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Book details
  • Genre:POLITICAL SCIENCE
  • SubGenre:Political Freedom & Security / Human Rights
  • Language:English
  • Series title:Africa Seminal Ideas Series
  • Series Number:1
  • Pages:236
  • Paperback ISBN:9780996834322

Of Black Servitude Without Slavery

The Unspoken Politics of the English Language

by Agwu Ukiwe Okali

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Overview
An undoubted reality of modern life is the growing dominance of English as the language of communication across cultures. With the acquisition of English, people acquire, not just the words and expressions, but, most critically, also the system of thought and mindset associated with the language, such as the inherent notion in the language of the “blackness of bad/badness of black; whiteness of good/goodness of white” embodied in such expressions as “black mark”, “black spot”, “black sheep”, “white lie”, “white knight”, “white magic” etc. The book avers that this systemic and inherent anti-black/pro-white bias in the language creates (or, maybe just reflects) a mindset, or even system of thought, that, unavoidably imported into the realm of race relations, promotes a situation in which black people effectively are held in perpetual psychological servitude, and white people may, from childhood, be burdened with a mindset of inequality of the races, which they have to work hard to overcome. Among the more serious consequences that flow from this state of affairs for both black and white people, and for society at large, as noted in the book, is the fact that the "systemic defamation" of the black race flowing from the "blackness of bad/whiteness of good, etc." terminology, together with its underlying mindset, appears on its face, to militate against the idea of race equality; and so, far from promoting it, must, in fact, appear to the undiscerning mind, to legitimize the opposite. The result is racial discrimination, and, in the extreme case, the devaluing of a black life relative to a white one (e.g. in law enforcement situations). These matters are all explored in the book, which then goes ahead to propose an effective way for society out of this major quandary.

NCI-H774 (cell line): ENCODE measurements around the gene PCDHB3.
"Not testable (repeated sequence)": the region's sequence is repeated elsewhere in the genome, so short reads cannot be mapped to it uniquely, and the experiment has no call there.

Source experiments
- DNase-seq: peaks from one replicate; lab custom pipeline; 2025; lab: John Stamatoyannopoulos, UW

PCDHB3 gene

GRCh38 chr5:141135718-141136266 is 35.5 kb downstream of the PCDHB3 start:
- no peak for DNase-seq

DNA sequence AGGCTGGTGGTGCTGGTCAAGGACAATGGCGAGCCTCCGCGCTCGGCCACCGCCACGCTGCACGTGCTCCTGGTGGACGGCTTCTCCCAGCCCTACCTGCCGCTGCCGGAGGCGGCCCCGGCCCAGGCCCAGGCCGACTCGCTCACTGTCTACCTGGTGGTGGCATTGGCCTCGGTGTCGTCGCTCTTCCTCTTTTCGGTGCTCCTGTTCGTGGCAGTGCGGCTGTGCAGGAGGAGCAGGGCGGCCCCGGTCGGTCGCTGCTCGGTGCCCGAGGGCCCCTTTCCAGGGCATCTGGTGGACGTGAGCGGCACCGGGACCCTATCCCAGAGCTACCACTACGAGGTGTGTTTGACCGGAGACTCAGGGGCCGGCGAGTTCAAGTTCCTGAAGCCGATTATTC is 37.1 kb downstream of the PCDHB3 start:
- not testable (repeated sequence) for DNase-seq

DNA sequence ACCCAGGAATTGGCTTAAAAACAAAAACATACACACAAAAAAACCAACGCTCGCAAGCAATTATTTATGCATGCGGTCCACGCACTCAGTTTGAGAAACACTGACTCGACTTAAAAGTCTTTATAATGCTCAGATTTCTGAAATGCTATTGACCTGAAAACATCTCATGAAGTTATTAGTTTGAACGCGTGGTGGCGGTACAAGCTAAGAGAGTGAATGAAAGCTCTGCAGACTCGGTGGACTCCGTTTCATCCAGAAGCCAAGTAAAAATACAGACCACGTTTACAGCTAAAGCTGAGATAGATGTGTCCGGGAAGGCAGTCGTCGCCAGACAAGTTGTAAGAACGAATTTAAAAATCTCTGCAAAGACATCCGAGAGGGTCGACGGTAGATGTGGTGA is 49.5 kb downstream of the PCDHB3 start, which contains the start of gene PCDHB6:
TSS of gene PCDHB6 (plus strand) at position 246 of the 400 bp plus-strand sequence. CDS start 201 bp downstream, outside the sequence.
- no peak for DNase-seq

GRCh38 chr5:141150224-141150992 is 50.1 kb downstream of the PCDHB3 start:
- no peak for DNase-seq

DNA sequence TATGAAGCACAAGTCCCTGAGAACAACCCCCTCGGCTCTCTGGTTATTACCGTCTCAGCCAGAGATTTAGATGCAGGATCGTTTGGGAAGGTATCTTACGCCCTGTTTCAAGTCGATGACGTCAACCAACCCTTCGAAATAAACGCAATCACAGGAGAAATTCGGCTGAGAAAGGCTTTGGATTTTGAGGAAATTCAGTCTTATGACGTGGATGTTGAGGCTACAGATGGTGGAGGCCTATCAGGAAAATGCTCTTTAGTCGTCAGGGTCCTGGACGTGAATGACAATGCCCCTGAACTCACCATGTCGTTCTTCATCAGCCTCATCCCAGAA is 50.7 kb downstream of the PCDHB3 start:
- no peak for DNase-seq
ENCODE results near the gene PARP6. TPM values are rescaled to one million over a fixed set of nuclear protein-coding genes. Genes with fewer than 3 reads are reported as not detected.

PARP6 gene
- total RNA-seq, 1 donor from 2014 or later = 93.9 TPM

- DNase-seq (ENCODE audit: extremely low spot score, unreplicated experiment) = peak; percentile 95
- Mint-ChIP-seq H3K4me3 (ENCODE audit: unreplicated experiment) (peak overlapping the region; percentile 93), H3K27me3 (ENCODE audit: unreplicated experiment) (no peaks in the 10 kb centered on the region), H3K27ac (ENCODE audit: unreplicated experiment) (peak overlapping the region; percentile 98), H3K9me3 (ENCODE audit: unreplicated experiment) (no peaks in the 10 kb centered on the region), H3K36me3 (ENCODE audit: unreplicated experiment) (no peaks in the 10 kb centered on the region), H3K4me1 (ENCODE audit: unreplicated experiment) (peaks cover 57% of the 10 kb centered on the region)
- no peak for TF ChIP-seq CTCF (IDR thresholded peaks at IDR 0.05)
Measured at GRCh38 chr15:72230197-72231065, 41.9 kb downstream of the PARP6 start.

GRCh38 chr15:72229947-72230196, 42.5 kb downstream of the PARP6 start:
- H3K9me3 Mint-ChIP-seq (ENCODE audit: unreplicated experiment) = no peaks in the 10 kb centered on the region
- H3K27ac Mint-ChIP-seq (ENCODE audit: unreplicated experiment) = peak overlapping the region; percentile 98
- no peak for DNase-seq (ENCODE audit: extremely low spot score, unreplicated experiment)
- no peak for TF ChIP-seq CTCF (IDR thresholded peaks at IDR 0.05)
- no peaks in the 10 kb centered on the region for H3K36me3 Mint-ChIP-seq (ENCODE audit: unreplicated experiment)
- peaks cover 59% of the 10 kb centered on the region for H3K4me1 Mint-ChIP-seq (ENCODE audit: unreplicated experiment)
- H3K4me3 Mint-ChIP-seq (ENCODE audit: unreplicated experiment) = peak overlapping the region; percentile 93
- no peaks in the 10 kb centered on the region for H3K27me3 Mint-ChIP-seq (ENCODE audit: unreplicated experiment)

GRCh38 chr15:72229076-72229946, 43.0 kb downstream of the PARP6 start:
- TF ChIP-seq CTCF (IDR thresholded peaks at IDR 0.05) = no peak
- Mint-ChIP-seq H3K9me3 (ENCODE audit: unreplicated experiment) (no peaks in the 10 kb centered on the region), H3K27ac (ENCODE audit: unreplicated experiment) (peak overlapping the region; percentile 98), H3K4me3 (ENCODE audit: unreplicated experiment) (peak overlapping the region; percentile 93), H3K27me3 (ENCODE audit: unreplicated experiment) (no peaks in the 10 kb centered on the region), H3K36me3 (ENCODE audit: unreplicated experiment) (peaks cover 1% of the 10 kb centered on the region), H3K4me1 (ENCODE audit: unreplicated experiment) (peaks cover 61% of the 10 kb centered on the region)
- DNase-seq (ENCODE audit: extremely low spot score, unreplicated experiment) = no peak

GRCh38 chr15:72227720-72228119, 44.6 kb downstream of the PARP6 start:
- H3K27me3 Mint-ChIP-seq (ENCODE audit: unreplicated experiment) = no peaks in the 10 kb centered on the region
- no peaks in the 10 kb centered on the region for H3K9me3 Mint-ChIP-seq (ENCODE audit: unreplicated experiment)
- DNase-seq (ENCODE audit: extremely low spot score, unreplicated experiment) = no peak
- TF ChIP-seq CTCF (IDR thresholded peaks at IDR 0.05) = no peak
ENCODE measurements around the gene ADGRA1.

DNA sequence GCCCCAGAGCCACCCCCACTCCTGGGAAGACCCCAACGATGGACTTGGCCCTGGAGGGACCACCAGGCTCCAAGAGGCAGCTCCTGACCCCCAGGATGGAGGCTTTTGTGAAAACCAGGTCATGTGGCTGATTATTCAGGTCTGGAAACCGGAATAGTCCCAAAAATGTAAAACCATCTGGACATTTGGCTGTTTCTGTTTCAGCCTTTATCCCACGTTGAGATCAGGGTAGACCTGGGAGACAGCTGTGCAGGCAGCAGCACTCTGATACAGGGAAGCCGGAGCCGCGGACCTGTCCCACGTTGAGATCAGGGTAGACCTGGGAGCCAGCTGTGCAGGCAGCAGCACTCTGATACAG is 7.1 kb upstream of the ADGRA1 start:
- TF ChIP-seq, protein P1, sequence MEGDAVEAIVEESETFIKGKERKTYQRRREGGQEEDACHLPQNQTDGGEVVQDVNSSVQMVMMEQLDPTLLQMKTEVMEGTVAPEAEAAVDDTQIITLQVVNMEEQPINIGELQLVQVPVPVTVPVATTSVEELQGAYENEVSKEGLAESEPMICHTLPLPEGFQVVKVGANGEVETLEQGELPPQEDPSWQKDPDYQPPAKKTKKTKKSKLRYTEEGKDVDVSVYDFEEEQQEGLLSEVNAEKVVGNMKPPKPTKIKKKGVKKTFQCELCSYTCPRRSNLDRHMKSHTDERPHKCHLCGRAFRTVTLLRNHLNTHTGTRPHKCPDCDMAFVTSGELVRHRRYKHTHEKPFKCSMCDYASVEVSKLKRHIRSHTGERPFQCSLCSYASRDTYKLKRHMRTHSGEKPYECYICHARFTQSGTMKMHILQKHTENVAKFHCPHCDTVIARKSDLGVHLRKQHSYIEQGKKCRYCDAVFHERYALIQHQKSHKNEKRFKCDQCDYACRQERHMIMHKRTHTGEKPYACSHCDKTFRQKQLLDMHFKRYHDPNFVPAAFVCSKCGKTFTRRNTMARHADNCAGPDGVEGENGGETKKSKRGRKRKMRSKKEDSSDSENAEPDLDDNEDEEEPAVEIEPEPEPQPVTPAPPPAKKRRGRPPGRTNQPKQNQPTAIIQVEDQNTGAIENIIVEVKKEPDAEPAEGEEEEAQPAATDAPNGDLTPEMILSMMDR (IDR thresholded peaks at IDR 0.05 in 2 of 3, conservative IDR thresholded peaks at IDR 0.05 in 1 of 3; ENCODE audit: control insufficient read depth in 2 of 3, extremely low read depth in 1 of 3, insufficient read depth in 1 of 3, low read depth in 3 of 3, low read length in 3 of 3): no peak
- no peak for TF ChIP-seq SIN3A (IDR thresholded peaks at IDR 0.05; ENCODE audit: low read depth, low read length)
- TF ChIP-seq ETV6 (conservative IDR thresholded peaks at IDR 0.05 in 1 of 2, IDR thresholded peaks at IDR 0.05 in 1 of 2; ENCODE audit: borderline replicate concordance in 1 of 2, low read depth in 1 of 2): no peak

Description